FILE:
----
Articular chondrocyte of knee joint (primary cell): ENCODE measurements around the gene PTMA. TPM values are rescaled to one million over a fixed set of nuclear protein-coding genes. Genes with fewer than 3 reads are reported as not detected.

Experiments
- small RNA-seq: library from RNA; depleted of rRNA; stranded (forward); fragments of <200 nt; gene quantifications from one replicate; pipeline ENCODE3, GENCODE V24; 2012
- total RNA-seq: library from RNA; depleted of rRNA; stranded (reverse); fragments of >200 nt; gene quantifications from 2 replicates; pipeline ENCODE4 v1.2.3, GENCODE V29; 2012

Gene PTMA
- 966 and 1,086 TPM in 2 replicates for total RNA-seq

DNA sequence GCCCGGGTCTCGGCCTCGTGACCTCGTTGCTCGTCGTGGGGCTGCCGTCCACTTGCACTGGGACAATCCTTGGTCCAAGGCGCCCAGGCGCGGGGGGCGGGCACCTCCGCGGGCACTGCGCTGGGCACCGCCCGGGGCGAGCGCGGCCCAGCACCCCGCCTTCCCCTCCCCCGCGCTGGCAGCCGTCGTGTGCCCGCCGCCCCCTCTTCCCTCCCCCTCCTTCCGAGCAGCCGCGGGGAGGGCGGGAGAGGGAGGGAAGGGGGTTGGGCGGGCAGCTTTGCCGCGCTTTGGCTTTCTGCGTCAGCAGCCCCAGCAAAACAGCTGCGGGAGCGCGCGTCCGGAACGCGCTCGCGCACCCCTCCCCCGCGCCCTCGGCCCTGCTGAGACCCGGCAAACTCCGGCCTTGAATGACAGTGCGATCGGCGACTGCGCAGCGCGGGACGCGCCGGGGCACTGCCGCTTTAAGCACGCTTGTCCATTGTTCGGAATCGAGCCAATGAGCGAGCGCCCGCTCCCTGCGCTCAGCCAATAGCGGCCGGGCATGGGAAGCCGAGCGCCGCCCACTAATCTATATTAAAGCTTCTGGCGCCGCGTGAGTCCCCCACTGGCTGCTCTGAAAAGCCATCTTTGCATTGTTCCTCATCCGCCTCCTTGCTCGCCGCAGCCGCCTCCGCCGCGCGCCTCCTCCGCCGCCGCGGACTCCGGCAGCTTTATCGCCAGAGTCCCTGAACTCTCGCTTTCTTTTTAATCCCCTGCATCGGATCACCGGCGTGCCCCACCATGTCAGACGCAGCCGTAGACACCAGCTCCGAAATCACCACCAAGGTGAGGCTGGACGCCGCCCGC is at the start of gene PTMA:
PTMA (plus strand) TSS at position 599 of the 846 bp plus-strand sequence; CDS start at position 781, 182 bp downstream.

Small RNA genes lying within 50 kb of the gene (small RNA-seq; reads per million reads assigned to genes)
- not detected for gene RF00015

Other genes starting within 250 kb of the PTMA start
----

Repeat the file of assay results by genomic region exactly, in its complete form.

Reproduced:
Articular chondrocyte of knee joint (primary cell): ENCODE measurements around the gene PTMA. TPM values are rescaled to one million over a fixed set of nuclear protein-coding genes. Genes with fewer than 3 reads are reported as not detected.

Experiments
- small RNA-seq: library from RNA; depleted of rRNA; stranded (forward); fragments of <200 nt; gene quantifications from one replicate; pipeline ENCODE3, GENCODE V24; 2012
- total RNA-seq: library from RNA; depleted of rRNA; stranded (reverse); fragments of >200 nt; gene quantifications from 2 replicates; pipeline ENCODE4 v1.2.3, GENCODE V29; 2012

Gene PTMA
- 966 and 1,086 TPM in 2 replicates for total RNA-seq

DNA sequence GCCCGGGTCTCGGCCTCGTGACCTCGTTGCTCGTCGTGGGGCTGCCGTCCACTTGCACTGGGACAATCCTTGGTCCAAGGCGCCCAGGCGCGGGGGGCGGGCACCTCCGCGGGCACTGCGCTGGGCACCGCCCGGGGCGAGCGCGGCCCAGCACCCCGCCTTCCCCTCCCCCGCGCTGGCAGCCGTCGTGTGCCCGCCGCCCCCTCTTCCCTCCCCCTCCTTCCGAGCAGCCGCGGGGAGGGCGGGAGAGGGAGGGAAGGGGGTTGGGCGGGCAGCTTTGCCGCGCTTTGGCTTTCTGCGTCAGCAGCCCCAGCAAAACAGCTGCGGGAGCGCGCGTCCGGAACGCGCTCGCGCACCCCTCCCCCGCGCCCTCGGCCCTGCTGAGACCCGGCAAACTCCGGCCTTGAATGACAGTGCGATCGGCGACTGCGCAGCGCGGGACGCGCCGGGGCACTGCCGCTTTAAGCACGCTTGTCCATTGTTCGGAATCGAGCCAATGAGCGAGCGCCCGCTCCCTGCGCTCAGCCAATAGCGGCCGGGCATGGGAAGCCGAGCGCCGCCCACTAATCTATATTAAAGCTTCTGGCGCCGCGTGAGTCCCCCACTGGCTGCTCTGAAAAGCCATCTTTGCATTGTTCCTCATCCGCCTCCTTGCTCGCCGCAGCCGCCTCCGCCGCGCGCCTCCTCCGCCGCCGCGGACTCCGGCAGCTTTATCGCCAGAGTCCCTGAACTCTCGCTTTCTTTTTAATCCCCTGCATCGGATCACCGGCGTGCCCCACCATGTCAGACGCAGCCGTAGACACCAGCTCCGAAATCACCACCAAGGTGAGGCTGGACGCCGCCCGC is at the start of gene PTMA:
PTMA (plus strand) TSS at position 599 of the 846 bp plus-strand sequence; CDS start at position 781, 182 bp downstream.

Small RNA genes lying within 50 kb of the gene (small RNA-seq; reads per million reads assigned to genes)
- not detected for gene RF00015

Other genes starting within 250 kb of the PTMA start